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English - Year 10 Support Evening

Please select the PowerPoint below.


  • Mr M McLauchlan
  • Mr P Hinchcliffe
  • Mr J Kearney
  • Mr C Hollingworth
  • Mr A Canham
  • Ms E Houlihan
  • Mrs C Cunningham
  • Mrs H Murray


GCSE English Literature (Exam Board: Eduqas)

Component 1 (Macbeth and Eduqas Poetry): 40% of GCSE

  • Section A: ‘Macbeth’. One extract question and one essay question.
  • Section B: Eduqas poetry: Two questions based on poems from the WJEC Eduqas Poetry Anthology, one of which involves comparison.

Component 2 (An Inspector Calls, Jekyll and Hyde and Unseen Poetry): 60% of GCSE

  • Section A: ‘An Inspector Calls’: One source-based question
  • Section B: Jekyll and Hyde: One source-based question
  • Section C: Unseen Poetry: Two questions on unseen poems, one of which involves comparison.

GCSE English Language (Exam Board: Eduqas)

Component 1 (20th Century Literature Reading and Creative Prose Writing): 40% of GCSE

  • Section A: ‘Reading’: Understanding of one prose extract of literature from the 20th century assessed through a range of structured questions.
  • Section B: ‘Prose Writing’: One creative writing task selected from a choice of four titles.

Component 2 (19th/21st Century Non-Fiction Reading and Transactional/Persuasive Writing): 60% of GCSE

  • Section A: ‘Reading’: Understanding of two extracts (about of non-fiction writing, assessed through a range of structured questions
  • Section B: ‘Writing’. Two compulsory transactional/persuasive writing tasks

Component 3 (Spoken Language): One presentation/speech, including responses to questions and feedback

How can I revise for GCSE English Language and Literature?

Use Personal Learning Checklists (PLCs) – Provided by the Department

  • Diagnose any deficits in your understanding of the core texts
  • Read and learn the model exam responses as a writing frame
  • Bank of sample questions not yet examined by Eduqas
  • A wide coverage of DTCs (Deep Thinking Challenges) to stretch and challenge students wanting to get an 8 or 9.

Visit the Eduqas Website (

  • Look at past exam papers to get used to the formatting and layout – they never change!
  • Read the examiner’s report for each session and identify the common pitfalls made by candidates.
  • Familiarise yourself with the mark scheme for each question.
  • Read sample candidate responses with examiner’s comments. You will be able to diagnose your work and assess what you should be getting.

You must learn quotations off by heart

  • These exams are closed book.
  • You will need to memorise quotations for each character, theme and setting from ‘An Inspector Calls’, ‘Jekyll and Hyde’, ‘Macbeth’ and the Eduqas poetry anthology.
  • Re-read/skim over your texts and create quotation banks that tracks each character, theme and setting through the text. Your quotation bank should look like this:
  • A quotation can be a ‘word’ or a ‘phrase’. e.g. this dead butcher and his fiend-like queen (Macbeth Act 5 Scene 8)

What are your top tips for being successful in GCSE English?

Always treat characters as literary constructs and not as ‘real people’.

  • Treating characters as real people: ‘Mr Birling believes that…’ û
  • Treating characters as literary constructs: ‘Priestley uses the character of Mr Birling to…’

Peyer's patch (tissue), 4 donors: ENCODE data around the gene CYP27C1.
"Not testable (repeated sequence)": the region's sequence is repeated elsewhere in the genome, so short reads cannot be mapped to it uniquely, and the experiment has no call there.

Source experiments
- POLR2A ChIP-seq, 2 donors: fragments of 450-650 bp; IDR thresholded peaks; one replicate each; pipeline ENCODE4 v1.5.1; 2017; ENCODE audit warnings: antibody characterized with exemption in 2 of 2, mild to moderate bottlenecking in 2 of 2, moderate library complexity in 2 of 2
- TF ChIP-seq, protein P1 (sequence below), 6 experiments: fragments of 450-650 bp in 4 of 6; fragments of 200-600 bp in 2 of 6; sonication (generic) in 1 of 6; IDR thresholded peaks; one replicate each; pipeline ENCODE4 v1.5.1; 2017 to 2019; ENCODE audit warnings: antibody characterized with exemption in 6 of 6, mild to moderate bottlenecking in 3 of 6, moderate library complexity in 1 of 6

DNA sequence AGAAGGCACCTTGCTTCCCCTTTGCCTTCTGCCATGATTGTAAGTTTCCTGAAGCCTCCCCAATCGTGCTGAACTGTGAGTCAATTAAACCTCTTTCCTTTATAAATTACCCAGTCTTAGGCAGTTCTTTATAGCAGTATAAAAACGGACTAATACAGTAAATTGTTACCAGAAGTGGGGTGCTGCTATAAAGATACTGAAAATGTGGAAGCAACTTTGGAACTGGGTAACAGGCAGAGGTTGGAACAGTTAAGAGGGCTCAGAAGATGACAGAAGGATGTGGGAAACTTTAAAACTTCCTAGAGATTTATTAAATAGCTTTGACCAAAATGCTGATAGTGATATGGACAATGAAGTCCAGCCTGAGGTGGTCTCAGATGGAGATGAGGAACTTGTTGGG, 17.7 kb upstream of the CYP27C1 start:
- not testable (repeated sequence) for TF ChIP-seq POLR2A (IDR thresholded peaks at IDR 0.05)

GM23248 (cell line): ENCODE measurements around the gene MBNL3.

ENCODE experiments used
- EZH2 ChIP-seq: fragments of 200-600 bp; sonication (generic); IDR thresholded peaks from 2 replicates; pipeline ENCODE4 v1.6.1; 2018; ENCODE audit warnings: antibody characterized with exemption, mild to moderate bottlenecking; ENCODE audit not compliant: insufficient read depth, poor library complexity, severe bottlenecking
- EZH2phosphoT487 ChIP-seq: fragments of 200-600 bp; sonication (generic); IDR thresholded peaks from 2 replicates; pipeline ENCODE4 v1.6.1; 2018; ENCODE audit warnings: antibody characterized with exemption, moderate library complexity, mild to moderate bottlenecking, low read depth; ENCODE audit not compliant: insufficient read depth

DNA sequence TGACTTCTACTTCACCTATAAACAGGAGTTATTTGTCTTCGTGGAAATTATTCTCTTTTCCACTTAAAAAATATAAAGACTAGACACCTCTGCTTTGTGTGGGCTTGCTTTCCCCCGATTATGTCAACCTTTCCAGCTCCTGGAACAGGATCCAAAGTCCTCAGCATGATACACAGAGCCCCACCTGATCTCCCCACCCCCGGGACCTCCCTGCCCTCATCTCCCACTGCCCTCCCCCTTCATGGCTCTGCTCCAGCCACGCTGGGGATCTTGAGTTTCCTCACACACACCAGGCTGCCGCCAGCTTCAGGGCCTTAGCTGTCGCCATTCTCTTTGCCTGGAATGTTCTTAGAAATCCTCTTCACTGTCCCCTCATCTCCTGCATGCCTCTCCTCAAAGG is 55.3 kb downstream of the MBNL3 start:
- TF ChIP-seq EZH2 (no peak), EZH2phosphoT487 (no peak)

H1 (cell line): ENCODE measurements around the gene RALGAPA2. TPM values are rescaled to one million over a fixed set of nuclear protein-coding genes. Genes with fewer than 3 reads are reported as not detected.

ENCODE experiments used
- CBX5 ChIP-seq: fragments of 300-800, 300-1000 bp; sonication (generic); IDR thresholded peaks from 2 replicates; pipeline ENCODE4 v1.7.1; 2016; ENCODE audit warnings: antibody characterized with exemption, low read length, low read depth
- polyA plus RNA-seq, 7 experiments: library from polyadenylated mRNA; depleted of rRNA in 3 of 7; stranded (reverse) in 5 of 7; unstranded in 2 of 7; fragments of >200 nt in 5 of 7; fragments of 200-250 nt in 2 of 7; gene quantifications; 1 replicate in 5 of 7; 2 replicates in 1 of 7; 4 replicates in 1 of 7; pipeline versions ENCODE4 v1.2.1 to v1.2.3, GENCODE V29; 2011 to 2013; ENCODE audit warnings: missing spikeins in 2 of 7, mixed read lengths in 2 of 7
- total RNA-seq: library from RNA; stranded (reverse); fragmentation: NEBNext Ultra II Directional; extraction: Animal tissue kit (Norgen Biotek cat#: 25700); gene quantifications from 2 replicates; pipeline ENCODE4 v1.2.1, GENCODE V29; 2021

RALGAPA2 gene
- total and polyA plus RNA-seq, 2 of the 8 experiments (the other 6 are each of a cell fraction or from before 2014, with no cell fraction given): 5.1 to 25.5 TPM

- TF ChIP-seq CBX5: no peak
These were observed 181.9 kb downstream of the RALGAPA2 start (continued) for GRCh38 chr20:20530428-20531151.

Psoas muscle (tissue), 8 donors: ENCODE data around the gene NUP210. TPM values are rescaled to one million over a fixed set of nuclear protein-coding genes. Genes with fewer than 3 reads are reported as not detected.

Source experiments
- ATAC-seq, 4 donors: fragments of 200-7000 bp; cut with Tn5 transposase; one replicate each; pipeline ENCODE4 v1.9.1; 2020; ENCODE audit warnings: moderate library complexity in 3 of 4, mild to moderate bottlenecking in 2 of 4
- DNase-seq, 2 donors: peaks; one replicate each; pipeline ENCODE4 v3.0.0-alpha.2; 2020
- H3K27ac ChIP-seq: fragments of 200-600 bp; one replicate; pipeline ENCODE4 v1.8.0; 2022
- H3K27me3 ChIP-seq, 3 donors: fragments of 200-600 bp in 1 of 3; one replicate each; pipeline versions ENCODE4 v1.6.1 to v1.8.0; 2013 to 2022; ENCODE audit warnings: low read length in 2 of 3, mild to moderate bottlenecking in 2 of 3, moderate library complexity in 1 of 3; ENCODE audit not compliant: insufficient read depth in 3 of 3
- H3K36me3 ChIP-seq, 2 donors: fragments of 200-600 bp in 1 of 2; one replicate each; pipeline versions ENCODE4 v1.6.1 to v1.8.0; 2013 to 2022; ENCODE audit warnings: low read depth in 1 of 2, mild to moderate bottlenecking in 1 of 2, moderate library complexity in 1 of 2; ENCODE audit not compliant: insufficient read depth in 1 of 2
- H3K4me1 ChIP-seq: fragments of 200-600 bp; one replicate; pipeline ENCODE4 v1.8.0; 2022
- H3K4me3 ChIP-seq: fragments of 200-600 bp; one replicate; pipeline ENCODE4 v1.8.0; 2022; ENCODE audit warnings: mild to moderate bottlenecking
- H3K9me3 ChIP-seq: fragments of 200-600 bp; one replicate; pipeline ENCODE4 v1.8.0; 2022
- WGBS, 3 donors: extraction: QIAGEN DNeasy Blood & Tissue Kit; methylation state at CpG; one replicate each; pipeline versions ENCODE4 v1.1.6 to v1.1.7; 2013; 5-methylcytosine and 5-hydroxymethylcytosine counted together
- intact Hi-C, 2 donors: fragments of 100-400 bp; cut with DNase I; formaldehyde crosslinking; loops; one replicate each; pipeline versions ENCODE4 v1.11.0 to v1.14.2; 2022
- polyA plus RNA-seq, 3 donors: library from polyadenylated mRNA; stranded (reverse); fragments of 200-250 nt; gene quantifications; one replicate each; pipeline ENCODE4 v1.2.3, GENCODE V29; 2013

Always embed your quotations. Never use ‘This is shown in the quote’!

  • Not embedding a quotation: Macbeth is presented as a valiant hero. This is shown in the quote “like Valour’s minion”. This shows… 
  • Embedding a quotation: Macbeth is presented as a valiant hero. The simile “like Valour’s minion” heightens the superhero qualities… 

Know your synonyms and antonyms. Vocabulary is key!

  • Make a vocabulary word bank with synonyms and antonyms (e.g. ‘alacrity’: liveliness, … ‘sycophant’: flatterer, …) Focus on words that describe emotions
  • Check out ‘Top 100 words’ GCSE students should know
  • Read short 19th Century non-fiction (loads online!)
  • Skim through ‘Jekyll and Hyde’ and identify words you don’t understand.

What are your top tips for being successful in GCSE English?

Spelling, punctuation and grammar (SPaG) is incredibly important.

  • Visit
  • Complete exercises on: colons, semi-colons, commas, comma splicing, apostrophes, homophones, split infinitives, consistency of tense, confusable words, hyphens, verb/subject agreement.

Read plenty of high-quality fiction and non-fiction

  • Read newspaper articles, magazine articles, essays, etc. This will help you with your English Language Component 2.
  • Collect a high-quality fiction reading list from your English teacher. Reading will help you unwind and help you with your English!

Do you recommend any study guides?

The best notes will be given by your English teachers in your lessons. You will also find high-quality support material in your Personal Learning Checklists (PLCs).

If you’d like to purchase study guides, we can recommend the following:

GCSE English Literature WJEC Eduqas Anthology Poetry Guide - for the Grade 9-1 Course (CGP GCSE English 9-1 Revision)

(ISBN: 978-1782943631)

New Grade 9-1 GCSE English: WJEC Eduqas Poetry Anthology - Revision Question Cards (CGP GCSE English 9-1 Revision)

(ISBN: 978-1789085952)

Grade 9-1 GCSE English Macbeth - The Complete Play (CGP GCSE English 9-1 Revision)

(ISBN: 978-1841461205)

Grade 9-1 GCSE English Text Guide - An Inspector Calls (CGP GCSE English 9-1 Revision)

(ISBN: 978-1841461151)

Grade 9-1 GCSE English Text Guide - Dr Jekyll and Mr Hyde (CGP GCSE English 9-1 Revision)

(ISBN: 978-1782943082)

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